The Hippo


Jul 4, 2020








Debating baiting
House wrangles over hunting practice


Two bills that would override a New Hampshire Fish and Game rule on how hunters bait animals are being debated in the House.

State Rep. David Kidder, R-New London, who chairs the House Fish and Game Committee, said the battle over baiting goes back to 2007, when he introduced a bill to ban the practice, which involves setting out foods like grains and apples and shooting the animal when it comes to eat the bait. 
Last year, a compromise was reached, and the issue of baiting was handed over to Fish and Game Director Glenn Normandeau, who decides where (since, for example, the deer population may be greater in the south and more sparse in the north) and for how long in a season hunters can bait. 
“That seems to be working. And it seems to me [that there is] absolutely no reason to change it. To try to change it now is a little ingenuous on the part of the sponsor of the bill,” Kidder said, adding that he thinks a few more years should be given to Fish and Game for setting the rules. “[Normandeau] needs to have that flexibility to manage the herd appropriately.”
State Rep. John Burt, R-Goffstown, introduced the new non-partisan legislation. He argued that before 2014, hunters were always allowed to bait for deer for the full hunting season. He said a lot of people with disabilities use this tactic too.
“It’s still hard to get a deer over bait,” Burt said. “It’s not as easy as it sounds. Deer are smart.”
Burt said that currently deer baiting is legal for the full season in zoned areas, but up north it’s limited to about 30 out of 90 days. He said it could take a month or more before deer start coming to the bait, so hunters need more than just the 30-day window.
“What this [bill] is going to do is force Fish and Game to bring deer baiting back,” Burt said, noting the only thing being added back to the existing law is about 60 days in which one can bait.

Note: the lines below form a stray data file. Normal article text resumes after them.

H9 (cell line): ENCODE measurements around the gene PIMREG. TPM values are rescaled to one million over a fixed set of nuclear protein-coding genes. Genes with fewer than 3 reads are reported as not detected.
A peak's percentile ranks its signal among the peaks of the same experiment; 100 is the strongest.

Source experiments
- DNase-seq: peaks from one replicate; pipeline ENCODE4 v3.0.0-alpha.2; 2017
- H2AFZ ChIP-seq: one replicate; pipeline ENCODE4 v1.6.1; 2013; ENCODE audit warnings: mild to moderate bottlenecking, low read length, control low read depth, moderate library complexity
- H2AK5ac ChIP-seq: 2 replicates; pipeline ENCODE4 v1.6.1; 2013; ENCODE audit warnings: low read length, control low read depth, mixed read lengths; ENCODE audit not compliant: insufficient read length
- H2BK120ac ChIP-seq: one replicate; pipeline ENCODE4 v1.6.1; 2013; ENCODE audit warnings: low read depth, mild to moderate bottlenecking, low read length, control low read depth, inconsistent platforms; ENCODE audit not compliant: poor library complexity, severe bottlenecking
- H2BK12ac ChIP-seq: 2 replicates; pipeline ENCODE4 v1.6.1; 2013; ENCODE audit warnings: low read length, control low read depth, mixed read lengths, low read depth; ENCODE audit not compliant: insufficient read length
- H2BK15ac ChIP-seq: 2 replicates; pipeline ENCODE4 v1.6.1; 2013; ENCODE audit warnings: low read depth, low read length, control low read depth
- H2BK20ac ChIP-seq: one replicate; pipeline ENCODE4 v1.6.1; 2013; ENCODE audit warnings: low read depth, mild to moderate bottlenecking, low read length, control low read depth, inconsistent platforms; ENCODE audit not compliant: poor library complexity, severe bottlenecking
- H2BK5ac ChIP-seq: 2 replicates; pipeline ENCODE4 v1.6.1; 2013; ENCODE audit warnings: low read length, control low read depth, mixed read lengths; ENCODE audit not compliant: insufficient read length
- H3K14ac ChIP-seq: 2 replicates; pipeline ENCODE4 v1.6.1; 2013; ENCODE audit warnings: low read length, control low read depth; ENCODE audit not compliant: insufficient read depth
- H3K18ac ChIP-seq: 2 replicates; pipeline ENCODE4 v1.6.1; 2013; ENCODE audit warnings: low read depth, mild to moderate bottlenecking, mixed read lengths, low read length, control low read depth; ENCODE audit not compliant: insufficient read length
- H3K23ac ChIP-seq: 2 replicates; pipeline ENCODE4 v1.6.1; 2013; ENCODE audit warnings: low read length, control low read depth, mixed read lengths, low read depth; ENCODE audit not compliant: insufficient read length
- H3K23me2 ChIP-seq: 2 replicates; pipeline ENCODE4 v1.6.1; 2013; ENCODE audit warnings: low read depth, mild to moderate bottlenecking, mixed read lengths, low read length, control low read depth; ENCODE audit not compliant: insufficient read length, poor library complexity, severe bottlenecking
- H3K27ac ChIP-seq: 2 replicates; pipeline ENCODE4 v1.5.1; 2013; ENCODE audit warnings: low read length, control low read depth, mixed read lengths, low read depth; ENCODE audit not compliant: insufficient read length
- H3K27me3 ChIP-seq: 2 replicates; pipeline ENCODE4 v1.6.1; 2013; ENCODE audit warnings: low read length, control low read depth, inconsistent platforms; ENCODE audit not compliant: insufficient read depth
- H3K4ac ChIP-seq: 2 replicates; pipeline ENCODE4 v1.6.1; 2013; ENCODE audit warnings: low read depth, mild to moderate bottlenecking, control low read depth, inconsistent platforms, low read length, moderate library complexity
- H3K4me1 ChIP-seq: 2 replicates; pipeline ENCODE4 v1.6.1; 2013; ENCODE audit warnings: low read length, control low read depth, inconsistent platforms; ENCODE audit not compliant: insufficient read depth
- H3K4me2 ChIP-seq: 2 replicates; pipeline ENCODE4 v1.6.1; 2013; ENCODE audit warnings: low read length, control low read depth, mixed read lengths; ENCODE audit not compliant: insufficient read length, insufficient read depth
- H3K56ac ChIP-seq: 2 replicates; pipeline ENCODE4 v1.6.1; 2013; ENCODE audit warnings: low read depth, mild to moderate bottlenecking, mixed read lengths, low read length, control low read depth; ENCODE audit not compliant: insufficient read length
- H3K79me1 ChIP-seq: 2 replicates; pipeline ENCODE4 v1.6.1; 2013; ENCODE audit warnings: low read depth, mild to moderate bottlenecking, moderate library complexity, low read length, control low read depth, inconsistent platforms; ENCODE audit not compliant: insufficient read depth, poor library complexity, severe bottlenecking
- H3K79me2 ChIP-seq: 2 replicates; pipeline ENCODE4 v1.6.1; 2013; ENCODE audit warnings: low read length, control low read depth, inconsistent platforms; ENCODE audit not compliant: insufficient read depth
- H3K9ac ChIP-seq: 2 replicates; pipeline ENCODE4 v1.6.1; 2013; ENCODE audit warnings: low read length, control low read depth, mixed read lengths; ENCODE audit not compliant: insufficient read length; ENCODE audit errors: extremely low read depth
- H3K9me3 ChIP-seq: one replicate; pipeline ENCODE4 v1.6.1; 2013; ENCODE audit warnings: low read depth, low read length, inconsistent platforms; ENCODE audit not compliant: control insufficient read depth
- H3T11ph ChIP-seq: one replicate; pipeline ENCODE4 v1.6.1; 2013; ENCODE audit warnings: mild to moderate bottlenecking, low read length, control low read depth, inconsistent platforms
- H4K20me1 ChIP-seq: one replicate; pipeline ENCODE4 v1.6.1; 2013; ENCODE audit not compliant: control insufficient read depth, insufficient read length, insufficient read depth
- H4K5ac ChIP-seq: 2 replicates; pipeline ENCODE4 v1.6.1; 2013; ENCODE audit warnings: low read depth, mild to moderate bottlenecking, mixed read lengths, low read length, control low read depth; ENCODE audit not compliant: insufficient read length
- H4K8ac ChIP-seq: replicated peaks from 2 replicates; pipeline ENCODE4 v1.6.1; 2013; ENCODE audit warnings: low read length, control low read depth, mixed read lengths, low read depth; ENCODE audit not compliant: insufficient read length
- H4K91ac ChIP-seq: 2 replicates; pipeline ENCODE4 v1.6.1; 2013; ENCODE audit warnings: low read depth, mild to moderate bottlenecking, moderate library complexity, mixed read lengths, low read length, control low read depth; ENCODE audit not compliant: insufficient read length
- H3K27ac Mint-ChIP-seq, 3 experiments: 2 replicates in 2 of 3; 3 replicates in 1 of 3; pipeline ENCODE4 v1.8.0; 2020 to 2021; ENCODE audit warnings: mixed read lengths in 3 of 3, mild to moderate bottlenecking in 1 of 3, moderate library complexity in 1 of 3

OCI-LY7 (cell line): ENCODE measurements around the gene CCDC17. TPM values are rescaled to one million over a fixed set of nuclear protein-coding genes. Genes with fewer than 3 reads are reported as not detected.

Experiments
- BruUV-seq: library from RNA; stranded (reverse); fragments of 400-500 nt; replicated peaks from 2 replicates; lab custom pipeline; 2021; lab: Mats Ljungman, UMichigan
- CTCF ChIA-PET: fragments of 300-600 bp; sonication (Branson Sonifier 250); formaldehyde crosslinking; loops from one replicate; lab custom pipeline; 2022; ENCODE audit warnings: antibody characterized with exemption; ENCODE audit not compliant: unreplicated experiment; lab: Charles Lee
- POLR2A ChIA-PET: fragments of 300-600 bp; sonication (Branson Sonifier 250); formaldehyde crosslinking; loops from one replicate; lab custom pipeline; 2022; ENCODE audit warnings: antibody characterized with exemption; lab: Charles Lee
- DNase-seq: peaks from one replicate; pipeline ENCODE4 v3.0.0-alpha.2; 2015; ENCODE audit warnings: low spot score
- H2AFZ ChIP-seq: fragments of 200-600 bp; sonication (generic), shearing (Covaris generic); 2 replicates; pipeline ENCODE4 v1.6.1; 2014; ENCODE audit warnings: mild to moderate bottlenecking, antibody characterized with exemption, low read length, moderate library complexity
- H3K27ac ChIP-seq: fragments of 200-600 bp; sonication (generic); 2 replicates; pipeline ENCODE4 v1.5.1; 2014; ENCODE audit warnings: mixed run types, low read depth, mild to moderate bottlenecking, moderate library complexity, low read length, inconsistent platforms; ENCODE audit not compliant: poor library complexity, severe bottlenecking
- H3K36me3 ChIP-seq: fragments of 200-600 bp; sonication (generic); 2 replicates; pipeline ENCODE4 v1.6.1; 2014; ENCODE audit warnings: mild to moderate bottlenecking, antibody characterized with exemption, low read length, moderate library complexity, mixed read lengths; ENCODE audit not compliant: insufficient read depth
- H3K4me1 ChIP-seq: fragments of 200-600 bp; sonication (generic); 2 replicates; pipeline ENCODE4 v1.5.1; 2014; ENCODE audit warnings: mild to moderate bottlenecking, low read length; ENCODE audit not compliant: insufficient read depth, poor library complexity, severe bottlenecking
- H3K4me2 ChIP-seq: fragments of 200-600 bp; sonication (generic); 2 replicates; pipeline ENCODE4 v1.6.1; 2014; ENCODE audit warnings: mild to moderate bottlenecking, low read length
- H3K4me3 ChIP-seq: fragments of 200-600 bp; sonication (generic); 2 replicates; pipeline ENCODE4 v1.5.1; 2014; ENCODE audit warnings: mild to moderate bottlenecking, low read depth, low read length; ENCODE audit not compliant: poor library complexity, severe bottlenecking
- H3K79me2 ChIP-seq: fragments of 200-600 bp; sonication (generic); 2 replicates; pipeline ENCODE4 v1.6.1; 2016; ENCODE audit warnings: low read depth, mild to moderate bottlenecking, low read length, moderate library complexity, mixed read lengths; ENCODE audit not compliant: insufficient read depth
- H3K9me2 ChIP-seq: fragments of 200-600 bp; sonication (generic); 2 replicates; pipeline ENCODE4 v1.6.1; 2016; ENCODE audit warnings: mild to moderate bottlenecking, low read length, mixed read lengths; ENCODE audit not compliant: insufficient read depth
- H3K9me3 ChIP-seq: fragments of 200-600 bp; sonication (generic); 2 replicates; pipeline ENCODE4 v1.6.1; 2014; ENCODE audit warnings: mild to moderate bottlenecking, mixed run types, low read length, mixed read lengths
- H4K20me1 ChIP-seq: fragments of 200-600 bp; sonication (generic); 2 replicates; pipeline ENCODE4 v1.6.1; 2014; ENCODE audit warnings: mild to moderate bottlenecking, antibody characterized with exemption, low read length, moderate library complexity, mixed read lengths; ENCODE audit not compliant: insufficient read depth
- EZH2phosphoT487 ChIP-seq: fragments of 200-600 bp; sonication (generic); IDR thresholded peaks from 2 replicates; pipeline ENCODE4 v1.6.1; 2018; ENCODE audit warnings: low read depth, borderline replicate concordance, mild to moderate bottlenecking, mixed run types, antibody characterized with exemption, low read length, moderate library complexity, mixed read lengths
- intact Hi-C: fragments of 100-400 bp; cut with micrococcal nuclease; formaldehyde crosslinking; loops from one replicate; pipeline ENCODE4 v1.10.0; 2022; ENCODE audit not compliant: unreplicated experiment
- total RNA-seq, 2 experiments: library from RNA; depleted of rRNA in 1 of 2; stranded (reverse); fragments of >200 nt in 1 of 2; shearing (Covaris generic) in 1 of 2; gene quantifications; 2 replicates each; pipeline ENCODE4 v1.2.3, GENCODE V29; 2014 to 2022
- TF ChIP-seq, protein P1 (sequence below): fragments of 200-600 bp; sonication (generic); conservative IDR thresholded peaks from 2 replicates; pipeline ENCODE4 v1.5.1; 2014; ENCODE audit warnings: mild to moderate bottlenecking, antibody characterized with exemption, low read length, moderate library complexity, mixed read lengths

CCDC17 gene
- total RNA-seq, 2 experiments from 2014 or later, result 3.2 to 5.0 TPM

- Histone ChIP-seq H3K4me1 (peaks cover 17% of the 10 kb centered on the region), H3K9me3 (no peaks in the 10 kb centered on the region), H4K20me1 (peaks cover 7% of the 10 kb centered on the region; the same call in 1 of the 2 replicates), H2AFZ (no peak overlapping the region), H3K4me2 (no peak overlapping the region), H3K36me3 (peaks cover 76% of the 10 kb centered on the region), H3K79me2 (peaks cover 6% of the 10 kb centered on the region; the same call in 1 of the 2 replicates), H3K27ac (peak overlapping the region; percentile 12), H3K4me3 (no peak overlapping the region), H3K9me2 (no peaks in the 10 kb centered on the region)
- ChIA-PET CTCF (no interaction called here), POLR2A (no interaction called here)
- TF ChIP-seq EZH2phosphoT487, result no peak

In another bill, which Burt thinks may have a better chance of passing if this one fails, would allow disabled people to bait. He said he has a constituent with no fingers who hunts with a bow and is unable to walk out into the woods. This would level the playing field, Burt said.
“The biggest reason I’m doing this is for the hunters asking me, [and] the disabled people,” Burt said. 
Kidder also opposes the bill aimed at people with disabilities. 
“We have to come up with a definition of disability — something more than just a note from your doctor. I will be against it until we come up with a better definition,” Kidder said.
Burt also noted that Fish and Game is $3.5 million in the red, and with limited baiting it pushes away hunters to whom it doles out about 500 permits to bait.
“There’s a lot of money there, and I don’t understand why Fish and Game wants to shoot themselves in the foot,” Burt said.
Burt said there is no record to support that there is a smaller deer herd because of baiting.
The Fish and Game Commission recently voted to oppose both bills, said Evan Mulholland, legal coordinator for Fish and Game. He said a lot of public hearings were held to get the law to where it is now, and the rule-making should stay with Fish and Game.
“They don’t really see the need yet, or at all, to revisit it,” Mulholland said.
Kidder, a hunter himself, said there’s also the issue of fair chase. 
“That’s not hunting — that’s killing. It takes all the sport out of it,” Kidder said. 
As seen in the February 26, 2015 issue of the Hippo.

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